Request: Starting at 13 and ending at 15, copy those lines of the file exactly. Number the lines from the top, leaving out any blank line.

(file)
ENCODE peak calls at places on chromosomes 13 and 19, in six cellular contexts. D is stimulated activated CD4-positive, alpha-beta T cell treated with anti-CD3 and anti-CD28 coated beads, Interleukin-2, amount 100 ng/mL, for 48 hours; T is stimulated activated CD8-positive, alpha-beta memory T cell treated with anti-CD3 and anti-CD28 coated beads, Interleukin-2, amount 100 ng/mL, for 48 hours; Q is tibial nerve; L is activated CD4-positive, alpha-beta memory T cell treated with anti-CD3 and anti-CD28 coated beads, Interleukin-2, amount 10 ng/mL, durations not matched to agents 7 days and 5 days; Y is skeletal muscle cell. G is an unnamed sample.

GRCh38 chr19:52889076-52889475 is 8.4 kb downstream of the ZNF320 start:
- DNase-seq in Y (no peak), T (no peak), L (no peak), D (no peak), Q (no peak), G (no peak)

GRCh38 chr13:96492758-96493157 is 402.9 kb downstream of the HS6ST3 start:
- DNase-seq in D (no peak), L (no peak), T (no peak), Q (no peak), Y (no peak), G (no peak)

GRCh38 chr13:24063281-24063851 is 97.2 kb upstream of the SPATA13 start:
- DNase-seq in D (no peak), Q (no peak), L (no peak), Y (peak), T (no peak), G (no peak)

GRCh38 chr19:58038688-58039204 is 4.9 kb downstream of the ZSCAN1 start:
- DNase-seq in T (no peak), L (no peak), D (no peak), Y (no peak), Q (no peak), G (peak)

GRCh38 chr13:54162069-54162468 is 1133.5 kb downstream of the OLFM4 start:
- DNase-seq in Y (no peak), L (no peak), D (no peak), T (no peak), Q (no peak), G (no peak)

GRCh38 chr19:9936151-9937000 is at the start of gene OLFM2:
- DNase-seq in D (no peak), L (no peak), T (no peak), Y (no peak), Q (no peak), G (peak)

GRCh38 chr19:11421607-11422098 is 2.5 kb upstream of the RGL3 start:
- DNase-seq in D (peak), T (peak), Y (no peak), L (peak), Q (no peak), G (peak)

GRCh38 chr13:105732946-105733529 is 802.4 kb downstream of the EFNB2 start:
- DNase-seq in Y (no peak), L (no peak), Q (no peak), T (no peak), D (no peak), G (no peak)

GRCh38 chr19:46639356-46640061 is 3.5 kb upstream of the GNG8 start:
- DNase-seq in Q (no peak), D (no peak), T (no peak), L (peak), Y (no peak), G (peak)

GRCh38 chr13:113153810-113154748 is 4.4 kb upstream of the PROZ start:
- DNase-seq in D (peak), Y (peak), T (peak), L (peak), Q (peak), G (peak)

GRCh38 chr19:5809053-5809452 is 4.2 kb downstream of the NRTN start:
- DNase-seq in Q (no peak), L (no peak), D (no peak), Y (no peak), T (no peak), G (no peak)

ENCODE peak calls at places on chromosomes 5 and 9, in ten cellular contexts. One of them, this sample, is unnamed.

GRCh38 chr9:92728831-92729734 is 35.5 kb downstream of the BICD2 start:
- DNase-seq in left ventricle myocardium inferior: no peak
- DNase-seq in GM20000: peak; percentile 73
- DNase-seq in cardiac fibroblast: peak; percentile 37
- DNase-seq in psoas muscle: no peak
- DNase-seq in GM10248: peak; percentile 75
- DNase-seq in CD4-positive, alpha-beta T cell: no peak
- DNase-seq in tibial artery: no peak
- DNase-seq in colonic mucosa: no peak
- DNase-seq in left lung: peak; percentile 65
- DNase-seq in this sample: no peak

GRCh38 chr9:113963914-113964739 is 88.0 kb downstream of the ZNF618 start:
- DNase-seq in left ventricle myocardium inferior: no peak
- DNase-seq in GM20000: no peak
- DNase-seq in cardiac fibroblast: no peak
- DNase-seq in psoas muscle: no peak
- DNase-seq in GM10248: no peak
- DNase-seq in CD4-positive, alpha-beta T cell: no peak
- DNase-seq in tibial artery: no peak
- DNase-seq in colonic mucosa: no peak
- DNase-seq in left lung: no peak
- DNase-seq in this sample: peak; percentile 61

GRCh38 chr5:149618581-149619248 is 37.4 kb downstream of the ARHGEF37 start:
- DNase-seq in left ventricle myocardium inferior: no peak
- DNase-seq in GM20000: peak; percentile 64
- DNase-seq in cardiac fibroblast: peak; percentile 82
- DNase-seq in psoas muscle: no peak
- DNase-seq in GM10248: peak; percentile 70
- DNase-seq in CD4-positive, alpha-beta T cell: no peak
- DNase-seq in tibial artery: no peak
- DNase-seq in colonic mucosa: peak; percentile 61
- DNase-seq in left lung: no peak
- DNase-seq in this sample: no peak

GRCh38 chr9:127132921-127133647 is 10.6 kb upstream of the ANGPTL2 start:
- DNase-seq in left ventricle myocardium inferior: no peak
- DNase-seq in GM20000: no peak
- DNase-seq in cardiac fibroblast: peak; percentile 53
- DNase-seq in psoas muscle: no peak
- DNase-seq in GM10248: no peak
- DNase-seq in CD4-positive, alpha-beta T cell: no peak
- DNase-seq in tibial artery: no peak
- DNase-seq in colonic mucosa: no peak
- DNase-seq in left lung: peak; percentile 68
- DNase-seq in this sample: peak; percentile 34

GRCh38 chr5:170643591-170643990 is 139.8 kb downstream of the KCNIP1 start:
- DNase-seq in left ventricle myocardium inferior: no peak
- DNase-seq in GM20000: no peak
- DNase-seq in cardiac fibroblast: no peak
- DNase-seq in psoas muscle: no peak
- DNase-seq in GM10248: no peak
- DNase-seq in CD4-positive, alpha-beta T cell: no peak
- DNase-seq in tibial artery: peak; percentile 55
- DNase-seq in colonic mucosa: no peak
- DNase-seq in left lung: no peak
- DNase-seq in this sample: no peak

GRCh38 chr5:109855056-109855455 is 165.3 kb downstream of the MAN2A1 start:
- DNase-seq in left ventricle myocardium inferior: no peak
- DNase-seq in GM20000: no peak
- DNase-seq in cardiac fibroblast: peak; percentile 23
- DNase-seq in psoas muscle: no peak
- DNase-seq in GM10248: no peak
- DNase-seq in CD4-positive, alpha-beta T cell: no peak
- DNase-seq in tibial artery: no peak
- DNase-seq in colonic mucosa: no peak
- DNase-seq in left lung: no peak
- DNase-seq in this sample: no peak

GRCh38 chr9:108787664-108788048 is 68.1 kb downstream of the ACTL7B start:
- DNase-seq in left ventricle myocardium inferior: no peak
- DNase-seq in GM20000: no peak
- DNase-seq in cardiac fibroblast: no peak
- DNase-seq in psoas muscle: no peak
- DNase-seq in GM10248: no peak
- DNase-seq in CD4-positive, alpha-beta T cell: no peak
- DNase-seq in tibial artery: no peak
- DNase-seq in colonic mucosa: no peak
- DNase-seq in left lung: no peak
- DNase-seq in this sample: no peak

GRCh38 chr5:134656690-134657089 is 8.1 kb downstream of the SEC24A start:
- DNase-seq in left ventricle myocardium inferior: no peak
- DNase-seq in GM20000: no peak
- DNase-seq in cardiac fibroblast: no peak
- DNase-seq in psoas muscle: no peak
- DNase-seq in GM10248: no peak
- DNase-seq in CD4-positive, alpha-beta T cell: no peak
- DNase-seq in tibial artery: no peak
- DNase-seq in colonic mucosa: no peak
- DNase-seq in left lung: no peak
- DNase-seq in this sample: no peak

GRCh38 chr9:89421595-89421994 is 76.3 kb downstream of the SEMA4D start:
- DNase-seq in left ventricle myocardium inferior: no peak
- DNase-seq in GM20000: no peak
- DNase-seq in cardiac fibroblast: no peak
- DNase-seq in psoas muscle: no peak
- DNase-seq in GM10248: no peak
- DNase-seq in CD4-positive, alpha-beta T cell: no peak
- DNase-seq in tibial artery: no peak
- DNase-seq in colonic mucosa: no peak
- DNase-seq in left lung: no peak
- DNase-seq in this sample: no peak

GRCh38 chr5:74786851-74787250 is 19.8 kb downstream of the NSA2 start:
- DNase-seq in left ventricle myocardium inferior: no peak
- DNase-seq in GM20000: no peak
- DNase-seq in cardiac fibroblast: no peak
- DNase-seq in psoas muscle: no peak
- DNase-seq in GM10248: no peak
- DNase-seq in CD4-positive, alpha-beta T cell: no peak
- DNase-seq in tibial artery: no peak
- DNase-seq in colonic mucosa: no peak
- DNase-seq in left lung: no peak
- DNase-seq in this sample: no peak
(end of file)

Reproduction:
- DNase-seq in D (no peak), L (no peak), T (no peak), Y (no peak), Q (no peak), G (peak)

GRCh38 chr19:11421607-11422098 is 2.5 kb upstream of the RGL3 start:
- DNase-seq in D (peak), T (peak), Y (no peak), L (peak), Q (no peak), G (peak)